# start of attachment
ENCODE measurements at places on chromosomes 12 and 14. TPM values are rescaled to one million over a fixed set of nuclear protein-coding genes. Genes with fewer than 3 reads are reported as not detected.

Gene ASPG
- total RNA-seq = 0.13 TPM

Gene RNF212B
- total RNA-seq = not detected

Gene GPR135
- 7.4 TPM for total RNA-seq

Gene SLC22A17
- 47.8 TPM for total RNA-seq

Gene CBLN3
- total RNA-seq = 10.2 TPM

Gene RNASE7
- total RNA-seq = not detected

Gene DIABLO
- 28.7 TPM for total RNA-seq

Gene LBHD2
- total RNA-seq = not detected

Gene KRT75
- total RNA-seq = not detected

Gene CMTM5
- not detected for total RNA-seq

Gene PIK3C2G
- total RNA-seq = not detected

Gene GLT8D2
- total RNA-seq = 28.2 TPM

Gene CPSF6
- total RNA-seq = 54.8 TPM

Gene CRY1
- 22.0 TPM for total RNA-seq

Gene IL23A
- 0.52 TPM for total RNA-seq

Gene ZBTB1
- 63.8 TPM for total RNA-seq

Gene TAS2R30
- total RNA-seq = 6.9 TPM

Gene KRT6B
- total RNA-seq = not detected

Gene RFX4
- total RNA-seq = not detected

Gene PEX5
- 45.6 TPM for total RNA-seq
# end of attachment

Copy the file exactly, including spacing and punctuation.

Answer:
ENCODE measurements at places on chromosomes 12 and 14. TPM values are rescaled to one million over a fixed set of nuclear protein-coding genes. Genes with fewer than 3 reads are reported as not detected.

Gene ASPG
- total RNA-seq = 0.13 TPM

Gene RNF212B
- total RNA-seq = not detected

Gene GPR135
- 7.4 TPM for total RNA-seq

Gene SLC22A17
- 47.8 TPM for total RNA-seq

Gene CBLN3
- total RNA-seq = 10.2 TPM

Gene RNASE7
- total RNA-seq = not detected

Gene DIABLO
- 28.7 TPM for total RNA-seq

Gene LBHD2
- total RNA-seq = not detected

Gene KRT75
- total RNA-seq = not detected

Gene CMTM5
- not detected for total RNA-seq

Gene PIK3C2G
- total RNA-seq = not detected

Gene GLT8D2
- total RNA-seq = 28.2 TPM

Gene CPSF6
- total RNA-seq = 54.8 TPM

Gene CRY1
- 22.0 TPM for total RNA-seq

Gene IL23A
- 0.52 TPM for total RNA-seq

Gene ZBTB1
- 63.8 TPM for total RNA-seq

Gene TAS2R30
- total RNA-seq = 6.9 TPM

Gene KRT6B
- total RNA-seq = not detected

Gene RFX4
- total RNA-seq = not detected

Gene PEX5
- 45.6 TPM for total RNA-seq